The Draft Strategy also lists avoidance and minimization measures that BOEM and NOAA Fisheries envision being adopted during site characterization and construction and operation. These include: time-of-year restrictions on pile driving and high-vessel use activities; establishment of clearance and shutdown zones that are monitored to avoid exposure to noise or other conditions; use of trained, third-party protected species observers; carrying out of sound field verification; vessel strike risk reduction through the reduction of vessel speeds and other measures; development of quieting guidance and performance standards; implementation of routine cleanups of ghost gear and other debris; and the development of an adaptive framework to quickly resolve unanticipated issues.

The Draft Strategy further considers project-specific preliminary monitoring measures that will rely on data collection prior to and during the COP approval process. The agencies intend to establish a centralized, publicly accessible data portal to integrate data across projects and inform management decisions. Proposed project-specific measures include: ensuring all environmental reviews are informed by robust baseline data; conducting monitoring to assess the impacts of the physical presence and operation of turbines; conducting acoustic monitoring of construction and operational noise; conducting monitoring for changes to fishing operations and displacement of fishing effort; developing and implementing plans for research and monitoring to address new and emerging issues and technology; conducting aerial surveys for a minimum of three years prior to BOEM starting its environmental review process in lease areas and surrounding waters to collect sufficient baseline data; conducting continuous archival PAM in and around lease areas; coordinating a regional PAM approach; and monitoring to implement mitigation and identify the effectiveness of mitigation measures.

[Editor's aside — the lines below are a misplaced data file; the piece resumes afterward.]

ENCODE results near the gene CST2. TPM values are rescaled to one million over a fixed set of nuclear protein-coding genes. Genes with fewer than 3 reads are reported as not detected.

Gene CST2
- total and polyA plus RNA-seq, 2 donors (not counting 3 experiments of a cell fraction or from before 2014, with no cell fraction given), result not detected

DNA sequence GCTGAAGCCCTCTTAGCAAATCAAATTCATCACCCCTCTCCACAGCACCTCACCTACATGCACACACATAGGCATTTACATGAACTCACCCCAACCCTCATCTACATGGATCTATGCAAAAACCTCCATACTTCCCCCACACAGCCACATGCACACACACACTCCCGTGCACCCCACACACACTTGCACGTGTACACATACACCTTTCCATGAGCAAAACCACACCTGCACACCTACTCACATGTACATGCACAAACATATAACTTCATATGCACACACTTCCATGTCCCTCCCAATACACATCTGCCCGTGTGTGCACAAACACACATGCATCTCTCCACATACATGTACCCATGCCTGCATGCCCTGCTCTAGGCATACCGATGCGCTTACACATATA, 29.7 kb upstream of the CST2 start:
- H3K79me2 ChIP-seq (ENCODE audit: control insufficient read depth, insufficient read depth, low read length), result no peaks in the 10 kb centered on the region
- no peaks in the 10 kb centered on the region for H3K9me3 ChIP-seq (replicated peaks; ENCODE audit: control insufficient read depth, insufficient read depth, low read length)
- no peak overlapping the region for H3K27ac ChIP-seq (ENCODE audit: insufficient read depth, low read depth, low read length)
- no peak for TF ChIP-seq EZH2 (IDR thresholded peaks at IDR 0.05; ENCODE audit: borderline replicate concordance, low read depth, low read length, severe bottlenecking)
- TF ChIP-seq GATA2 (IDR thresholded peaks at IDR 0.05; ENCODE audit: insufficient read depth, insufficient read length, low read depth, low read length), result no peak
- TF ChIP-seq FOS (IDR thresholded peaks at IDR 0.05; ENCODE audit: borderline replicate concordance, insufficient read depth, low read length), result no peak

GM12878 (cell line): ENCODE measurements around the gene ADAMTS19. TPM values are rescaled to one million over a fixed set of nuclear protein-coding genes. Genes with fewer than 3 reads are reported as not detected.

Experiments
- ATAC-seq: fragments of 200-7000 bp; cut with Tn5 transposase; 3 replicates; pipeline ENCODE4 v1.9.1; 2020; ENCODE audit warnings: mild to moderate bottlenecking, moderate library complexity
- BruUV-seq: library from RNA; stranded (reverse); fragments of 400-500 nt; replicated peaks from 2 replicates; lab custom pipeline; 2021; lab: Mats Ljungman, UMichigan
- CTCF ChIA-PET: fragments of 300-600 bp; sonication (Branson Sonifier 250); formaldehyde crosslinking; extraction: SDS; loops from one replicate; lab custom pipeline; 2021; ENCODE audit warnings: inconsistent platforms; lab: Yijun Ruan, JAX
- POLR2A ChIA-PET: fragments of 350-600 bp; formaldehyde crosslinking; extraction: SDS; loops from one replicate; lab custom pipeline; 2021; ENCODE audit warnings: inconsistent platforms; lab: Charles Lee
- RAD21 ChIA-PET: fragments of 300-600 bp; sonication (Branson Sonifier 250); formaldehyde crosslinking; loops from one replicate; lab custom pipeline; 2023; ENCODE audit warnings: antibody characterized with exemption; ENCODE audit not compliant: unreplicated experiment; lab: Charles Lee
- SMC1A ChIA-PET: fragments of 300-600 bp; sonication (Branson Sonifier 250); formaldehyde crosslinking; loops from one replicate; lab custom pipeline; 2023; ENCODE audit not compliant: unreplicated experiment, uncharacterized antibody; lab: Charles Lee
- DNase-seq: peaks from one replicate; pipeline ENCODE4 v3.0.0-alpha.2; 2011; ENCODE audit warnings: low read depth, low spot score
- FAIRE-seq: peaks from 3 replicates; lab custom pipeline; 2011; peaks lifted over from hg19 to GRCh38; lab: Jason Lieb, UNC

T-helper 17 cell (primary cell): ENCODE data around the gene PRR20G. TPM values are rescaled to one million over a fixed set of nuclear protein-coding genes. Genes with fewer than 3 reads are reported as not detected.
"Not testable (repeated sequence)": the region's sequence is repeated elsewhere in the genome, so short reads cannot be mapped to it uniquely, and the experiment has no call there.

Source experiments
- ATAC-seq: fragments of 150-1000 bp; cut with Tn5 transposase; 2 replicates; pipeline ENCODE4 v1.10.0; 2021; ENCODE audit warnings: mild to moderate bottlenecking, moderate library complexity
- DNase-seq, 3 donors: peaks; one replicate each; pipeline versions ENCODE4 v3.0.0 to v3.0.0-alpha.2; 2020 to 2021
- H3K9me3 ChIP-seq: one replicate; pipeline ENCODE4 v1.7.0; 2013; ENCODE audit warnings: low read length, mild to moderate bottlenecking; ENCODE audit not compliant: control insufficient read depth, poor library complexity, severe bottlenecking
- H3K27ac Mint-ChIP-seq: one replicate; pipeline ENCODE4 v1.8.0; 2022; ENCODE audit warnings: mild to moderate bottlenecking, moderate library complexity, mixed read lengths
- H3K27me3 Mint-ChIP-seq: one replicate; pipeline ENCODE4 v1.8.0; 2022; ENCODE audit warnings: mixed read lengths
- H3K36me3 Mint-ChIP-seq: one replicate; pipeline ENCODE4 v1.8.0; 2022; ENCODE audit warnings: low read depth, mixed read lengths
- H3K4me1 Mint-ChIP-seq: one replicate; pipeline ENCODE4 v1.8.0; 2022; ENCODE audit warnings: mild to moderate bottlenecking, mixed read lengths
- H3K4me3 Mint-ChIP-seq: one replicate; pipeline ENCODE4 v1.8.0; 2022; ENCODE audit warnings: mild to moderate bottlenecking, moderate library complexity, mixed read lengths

Next Steps

BOEM and NOAA Fisheries intend that the Draft Strategy reflect a shared vision among all stakeholders interested in the success of offshore wind development and protection of NARW, with particular focus on input from government, industry, academia and research organizations, and nongovernmental organizations. The Draft Strategy is a set of guidelines, so it does not identify any new policy or regulatory action. Ultimately, however, the final strategy will guide the permitting process for offshore wind, as it identifies best practices for data collection and avoidance and mitigation measures. As the Draft Strategy is intended to be a living document that is regularly evaluated and updated as more data emerges on the interplay between offshore wind and NARW, it is imperative that any interested groups participate early and often in development of the final strategy. As an emerging industry, offshore wind is well situated to achieve a balance of reasonable regulation and help promote data collection, research, and recovery of NARW.

Public comment is due on the Draft Strategy by December 4, 2022.